More than a year after rejecting Count My Vote’s request for its proposal to be placed on the state’s 2018 ballot, the Utah Supreme Court has explained itself in a written opinion that gives a green light to initiative opposition campaigns like Keep My Voice.

In the opinion issued Thursday and made public Friday, Utah justices found that voters who change their minds on a ballot initiative are not required to personally submit a request to have their signature removed, and that the different requirements for initiative sponsors and opponents do not violate the constitutional right to equal protection.

But the court’s ruling also leaves the door open for future, similar challenges of the state’s initiative laws. The ruling against Count My Vote last August was expedited because of the upcoming election deadline then, and the justices say that a more traditional route through the lower courts may have produced a different outcome.

“Our disposition of this matter is based on the procedural posture of the case that is before us — the fact this comes to us in a compressed timeframe on a petition of extraordinary writ,” said the majority opinion by Associate Chief Justice Thomas Lee. "And we note that our decision could conceivably be different if a case like this came to us on a more completely developed record.”

Last year, Count My Vote ran an initiative campaign aimed at amending and ratifying SB54, a controversial 2014 law allowing election candidates to qualify for their party’s primary by collecting signatures or by earning the support of delegates at convention.

After Count My Vote’s signature collection drive was completed and petitions submitted to the state, an opposition group, Keep My Voice, targeted supporters and succeeded at persuading enough voters to remove their signatures that Count My Vote was disqualified from the ballot.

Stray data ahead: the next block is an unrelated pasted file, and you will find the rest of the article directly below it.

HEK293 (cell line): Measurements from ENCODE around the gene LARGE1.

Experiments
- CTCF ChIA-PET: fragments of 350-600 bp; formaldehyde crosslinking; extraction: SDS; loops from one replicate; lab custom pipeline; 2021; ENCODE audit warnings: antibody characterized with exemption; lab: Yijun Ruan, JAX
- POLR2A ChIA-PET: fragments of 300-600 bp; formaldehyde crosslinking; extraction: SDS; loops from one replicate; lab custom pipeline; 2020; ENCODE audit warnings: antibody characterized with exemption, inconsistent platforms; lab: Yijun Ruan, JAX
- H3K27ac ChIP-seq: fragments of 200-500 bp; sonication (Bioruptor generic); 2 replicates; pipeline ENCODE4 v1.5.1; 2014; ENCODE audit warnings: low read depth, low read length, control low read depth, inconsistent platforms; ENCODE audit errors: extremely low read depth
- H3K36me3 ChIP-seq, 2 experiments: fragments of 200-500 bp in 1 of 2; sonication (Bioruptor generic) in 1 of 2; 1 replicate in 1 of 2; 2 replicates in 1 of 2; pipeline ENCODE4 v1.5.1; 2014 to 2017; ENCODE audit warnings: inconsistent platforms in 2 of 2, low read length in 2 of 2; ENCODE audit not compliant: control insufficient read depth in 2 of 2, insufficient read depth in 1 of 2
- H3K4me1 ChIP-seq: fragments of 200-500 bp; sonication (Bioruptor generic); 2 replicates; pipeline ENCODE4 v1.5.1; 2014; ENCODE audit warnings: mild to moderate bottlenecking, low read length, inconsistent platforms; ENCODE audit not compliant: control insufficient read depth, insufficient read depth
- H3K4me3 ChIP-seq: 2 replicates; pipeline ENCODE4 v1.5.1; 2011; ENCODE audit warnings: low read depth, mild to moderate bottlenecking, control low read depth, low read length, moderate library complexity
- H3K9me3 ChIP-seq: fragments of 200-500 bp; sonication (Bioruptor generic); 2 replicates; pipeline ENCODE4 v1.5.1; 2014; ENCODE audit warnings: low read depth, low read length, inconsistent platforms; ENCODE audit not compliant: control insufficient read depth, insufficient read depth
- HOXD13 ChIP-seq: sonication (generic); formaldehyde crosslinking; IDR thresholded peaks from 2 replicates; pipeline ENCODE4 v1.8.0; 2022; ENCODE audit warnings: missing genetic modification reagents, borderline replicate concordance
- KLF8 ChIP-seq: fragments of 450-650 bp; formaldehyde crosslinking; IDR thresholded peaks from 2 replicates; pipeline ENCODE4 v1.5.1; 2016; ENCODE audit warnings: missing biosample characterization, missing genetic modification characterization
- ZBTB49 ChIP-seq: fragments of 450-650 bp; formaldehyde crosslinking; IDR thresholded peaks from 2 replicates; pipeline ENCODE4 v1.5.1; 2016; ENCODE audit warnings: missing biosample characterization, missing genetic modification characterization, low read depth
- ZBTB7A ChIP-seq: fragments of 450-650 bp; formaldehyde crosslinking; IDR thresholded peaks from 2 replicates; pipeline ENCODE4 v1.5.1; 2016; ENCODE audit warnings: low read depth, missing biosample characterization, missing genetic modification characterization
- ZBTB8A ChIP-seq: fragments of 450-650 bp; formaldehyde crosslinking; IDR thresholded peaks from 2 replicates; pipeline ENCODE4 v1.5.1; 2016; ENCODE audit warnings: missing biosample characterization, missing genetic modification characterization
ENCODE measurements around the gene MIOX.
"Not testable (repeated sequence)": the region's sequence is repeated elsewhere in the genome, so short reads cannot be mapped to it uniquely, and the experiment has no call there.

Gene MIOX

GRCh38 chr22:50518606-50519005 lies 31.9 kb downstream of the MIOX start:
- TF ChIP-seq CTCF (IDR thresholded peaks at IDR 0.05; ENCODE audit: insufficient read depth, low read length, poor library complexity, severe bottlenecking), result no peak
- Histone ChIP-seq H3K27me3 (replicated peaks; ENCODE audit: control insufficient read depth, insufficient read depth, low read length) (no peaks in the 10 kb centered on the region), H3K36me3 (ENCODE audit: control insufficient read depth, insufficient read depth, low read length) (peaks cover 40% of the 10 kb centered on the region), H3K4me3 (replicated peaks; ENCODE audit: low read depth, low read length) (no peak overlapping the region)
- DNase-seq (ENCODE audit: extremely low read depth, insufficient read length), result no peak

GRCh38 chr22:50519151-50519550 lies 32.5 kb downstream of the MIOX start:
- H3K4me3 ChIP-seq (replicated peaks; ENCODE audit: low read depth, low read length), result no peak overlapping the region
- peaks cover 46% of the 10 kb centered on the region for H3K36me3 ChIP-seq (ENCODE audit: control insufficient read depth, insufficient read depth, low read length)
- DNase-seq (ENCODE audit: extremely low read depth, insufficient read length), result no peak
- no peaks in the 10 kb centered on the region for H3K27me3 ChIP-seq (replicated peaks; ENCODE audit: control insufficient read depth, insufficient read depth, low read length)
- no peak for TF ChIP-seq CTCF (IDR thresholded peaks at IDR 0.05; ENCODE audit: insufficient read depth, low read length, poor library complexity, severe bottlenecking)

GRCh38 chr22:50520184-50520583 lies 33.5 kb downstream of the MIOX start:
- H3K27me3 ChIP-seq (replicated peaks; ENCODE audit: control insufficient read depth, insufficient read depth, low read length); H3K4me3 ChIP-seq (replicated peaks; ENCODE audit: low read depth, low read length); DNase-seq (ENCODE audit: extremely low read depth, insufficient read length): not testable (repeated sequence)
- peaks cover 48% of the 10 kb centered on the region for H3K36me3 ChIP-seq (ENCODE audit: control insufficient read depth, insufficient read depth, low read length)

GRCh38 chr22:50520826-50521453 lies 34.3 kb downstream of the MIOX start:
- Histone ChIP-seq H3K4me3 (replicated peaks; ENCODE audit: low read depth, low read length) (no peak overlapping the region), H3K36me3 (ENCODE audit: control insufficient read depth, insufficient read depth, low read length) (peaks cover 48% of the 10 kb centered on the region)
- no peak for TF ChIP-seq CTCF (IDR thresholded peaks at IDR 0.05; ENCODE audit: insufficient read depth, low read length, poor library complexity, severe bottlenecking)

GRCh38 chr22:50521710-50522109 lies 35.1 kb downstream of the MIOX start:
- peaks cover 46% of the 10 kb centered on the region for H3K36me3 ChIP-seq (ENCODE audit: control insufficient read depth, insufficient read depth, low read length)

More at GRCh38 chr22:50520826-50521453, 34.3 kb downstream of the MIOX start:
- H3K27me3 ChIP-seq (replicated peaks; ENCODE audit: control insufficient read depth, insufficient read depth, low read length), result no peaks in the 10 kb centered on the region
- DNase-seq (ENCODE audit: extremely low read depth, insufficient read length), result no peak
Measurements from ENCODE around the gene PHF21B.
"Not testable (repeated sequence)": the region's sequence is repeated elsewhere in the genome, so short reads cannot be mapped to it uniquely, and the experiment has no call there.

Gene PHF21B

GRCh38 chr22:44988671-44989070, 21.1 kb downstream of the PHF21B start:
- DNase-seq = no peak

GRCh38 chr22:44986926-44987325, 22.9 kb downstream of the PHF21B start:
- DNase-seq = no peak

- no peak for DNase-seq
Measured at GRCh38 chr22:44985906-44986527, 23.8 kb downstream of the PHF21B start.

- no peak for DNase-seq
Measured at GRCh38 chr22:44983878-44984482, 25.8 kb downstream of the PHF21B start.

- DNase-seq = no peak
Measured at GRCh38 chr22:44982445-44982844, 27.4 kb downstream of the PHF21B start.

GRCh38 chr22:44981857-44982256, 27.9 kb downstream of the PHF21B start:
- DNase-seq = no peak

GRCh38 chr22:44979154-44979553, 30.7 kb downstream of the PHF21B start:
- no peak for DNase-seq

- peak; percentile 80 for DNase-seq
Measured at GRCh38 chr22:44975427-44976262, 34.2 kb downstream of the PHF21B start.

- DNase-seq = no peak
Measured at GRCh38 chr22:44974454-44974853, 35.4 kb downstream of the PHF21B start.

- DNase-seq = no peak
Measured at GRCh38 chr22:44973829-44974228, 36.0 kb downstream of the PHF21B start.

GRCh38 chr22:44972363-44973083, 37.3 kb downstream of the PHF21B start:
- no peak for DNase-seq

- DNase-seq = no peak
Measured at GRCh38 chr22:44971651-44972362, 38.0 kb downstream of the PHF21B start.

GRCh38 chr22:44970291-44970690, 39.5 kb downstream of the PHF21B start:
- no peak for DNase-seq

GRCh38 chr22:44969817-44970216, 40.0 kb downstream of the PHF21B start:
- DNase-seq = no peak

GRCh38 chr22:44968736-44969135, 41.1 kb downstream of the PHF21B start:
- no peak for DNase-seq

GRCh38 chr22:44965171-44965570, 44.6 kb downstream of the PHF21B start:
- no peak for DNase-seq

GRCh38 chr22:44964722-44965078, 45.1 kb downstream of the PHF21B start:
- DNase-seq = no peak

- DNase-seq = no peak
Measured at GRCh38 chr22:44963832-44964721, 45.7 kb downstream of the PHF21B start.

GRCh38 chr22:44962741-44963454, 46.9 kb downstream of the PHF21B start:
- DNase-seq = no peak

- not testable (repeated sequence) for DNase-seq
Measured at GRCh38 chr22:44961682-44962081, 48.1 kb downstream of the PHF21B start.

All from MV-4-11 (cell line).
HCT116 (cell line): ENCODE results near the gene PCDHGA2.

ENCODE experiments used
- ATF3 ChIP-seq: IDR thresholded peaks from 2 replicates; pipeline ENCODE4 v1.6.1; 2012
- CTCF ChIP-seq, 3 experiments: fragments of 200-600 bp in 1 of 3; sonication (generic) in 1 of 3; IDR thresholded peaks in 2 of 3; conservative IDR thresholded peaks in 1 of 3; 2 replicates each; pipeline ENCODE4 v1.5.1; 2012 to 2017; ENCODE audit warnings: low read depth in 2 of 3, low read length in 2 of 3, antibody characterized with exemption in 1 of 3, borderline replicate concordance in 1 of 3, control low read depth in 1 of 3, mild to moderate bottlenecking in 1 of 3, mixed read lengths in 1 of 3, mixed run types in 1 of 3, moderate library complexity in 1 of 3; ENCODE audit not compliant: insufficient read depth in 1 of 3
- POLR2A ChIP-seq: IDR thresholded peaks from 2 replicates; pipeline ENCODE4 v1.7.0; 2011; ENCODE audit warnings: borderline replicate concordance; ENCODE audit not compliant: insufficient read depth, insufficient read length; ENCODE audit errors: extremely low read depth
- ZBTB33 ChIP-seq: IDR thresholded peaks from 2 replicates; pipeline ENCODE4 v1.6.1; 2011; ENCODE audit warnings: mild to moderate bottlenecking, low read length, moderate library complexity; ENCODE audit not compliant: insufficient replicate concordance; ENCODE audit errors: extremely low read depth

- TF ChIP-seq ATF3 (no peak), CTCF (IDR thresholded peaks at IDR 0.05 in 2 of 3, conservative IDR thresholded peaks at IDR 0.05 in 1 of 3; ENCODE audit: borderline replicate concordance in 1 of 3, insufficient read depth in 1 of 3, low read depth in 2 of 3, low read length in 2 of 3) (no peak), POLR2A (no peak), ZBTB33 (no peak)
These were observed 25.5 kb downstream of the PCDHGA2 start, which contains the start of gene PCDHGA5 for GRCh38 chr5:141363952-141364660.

Count My Vote sued, alleging that state law does not allow for the removal of signatures through an intermediary and challenging the broader initiative law on constitutional grounds.

But a majority of the court rejected those arguments, finding that while state law prohibits a voter from removing his or her signature by email, it does not restrict a voter from conveying a removal request through a third party.

“A letter carrier is a third party," the ruling said, "and we see no non-arbitrary basis for distinguishing the services of a letter carrier from that of an organization like Keep My Voice.”

The ruling also states that while Count My Vote and Keep My Voice were subject to different legal requirements, they were not “similarly situated” in a manner that raises constitutional questions.

“They do not wish to alter Utah law, but to maintain the status quo," the ruling said, referring to initiative opponents. “And they are simply responding to a topic already introduced into the public sphere by the sponsors.”

But in her dissenting opinion, Justice Paige Petersen wrote that the disparate treatment of Count My Vote and Keep My Voice does violate constitutional protections. In particular, she questioned the provision in state law that grants initiative opponents an extra month to remove signatures after initiative sponsors submit their petitions.

“During this time, CMV could only watch and wait,” Petersen wrote.

Lawmakers approved a series of amendments to Utah’s initiative law in 2019. Among those changes is a new rolling deadline to both submit and withdraw signatures before a determination is made on whether an initiative has qualified for the ballot.

Taylor Morgan, executive director of Count My Vote, said Friday that while the ruling does not change the outcome of the 2018 election, it raises interesting questions about the state’s initiative laws.

He also emphasized that the ruling does not impede the primary election process established in SB54.

“The SB54 dual path in Utah’s primary elections is still the law,” he said. “And Count My Vote is committed to preserving that and supporting it.”

In a prepared statement, Keep My Voice executive director Phil Wright said the Supreme Court had ruled appropriately.

“It’s time for the Legislature and the governor to recognize political parties’ constitutional rights of association and repeal SB54,” Wright said.